Cllr Bee, as you have made it a council commitment that Suffolk should be ” the greenest county” and that we should  “strive to improve the health, life chance and life expectancy of our residents”,  will you now commit to a reduction of the extremely generous mileage allowance Suffolk County councillors get if they use their own cars for transport on county council business – and instead to incentivise county councillors  to set a good example  to the residents of Suffolk by travelling by public transport or bicycle?

Great Blakenham pollution – a non-answer

John Field Great blakenhamReaders may remember that when Cllr John Field tabled a question about the health impact of pollution in July’s Full Council meeting he found on the day that his question – although submitted correctly, and acknowledged as such by the Suffolk County Council Monitoring Officer – had been disappeared from the Full Council agenda and therefore coud be neither asked nor answered.

To remind you,  it related to the Great Blakenham incinerator and was asked of the Cabinet Member for Environment, Waste and Economic Development (Richard Smith). John Field asked:

The “Escape” study published in the Lancet Oncology journal indicated substantial increases in Lung Cancer at levels of PM2.5 and PM10 pollution significantly below the EEC recommended limits.  A second study from Nicholas Mills also in the Lancet linked heart failure rates to PM2.5 and PM10 pollution.  These studies raise concern in the population local to the incinerator under construction in Gt Blakenham whose emissions are designed to meet European standards.  While I don’t wish to be alarmist these new studies warrant attention.  Will the Cabinet member ensure that the implications of these reports for my division and the wider area are studied thoroughly and reported to councillors and local people?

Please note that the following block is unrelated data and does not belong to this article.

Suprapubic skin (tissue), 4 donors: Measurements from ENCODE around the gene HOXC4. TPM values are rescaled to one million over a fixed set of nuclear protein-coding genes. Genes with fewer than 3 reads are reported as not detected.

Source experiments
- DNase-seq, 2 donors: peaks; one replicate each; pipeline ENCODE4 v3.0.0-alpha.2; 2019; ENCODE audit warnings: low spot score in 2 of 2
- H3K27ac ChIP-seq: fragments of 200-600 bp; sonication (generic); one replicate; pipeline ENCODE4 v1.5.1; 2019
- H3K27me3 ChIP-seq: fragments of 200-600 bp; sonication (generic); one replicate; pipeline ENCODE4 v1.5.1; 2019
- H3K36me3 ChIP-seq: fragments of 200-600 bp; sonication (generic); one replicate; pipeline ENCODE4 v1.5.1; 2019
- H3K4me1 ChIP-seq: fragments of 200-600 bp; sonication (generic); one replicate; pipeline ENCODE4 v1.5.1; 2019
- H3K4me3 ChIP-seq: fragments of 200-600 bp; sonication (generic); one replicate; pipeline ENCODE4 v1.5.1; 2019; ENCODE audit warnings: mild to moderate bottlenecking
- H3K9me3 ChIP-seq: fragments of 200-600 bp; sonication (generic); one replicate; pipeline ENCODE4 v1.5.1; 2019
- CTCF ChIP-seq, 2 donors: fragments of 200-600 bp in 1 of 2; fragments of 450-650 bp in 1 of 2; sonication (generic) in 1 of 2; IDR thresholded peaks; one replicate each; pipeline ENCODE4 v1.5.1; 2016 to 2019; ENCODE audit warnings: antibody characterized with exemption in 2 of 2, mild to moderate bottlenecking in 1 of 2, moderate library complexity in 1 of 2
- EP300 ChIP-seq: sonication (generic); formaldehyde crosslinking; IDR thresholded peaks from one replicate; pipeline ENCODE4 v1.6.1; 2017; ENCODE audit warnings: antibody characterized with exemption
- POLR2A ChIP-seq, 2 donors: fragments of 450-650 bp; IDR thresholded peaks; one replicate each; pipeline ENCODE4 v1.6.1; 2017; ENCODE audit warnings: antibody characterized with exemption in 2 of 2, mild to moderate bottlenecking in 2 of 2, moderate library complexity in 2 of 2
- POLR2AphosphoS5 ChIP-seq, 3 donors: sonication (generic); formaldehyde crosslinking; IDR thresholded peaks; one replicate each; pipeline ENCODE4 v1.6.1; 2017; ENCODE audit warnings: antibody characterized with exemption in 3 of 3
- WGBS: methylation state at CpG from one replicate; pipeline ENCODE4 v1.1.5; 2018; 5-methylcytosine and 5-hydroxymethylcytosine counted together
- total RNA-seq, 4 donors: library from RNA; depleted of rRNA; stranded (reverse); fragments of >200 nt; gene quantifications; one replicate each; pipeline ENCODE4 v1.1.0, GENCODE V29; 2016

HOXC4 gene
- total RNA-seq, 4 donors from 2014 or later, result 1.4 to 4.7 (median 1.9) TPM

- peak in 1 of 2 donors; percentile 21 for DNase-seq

After being chased up, a response from the Cabinet Member was eventually forthcoming –  although far from helpful. It went as follows:

“The Lancet reports referenced in the question refer to the medical consequences of air pollution, although no direct reference appears to be made to incinerators, or energy from waste plants, as a specific source of the air pollution problems in the summaries of these reports. The reports help from a backdrop for the vigilance required when dealing with potential sources of air pollution. To this end, the ultimate responsibility for the control of air pollution, and specifically emission limits, lies with the regulatory authorities who will have our full support.

The Council’s Energy from Waste contract signed with SITA UK has 6 principal obligations, the relevant one in this case being that the Service be provided in accordance with legislation. The emission limits for the facility at Great Blakenham will be monitored by both SITA and the Environment Agency for compliance with the statutory limits.

The County Council does not have the primary role of monitoring the emissions, neither does it have the technical expertise and knowledge so as stated above we will ensure that the relevant statutory bodies have our full support in the carrying out of their duties.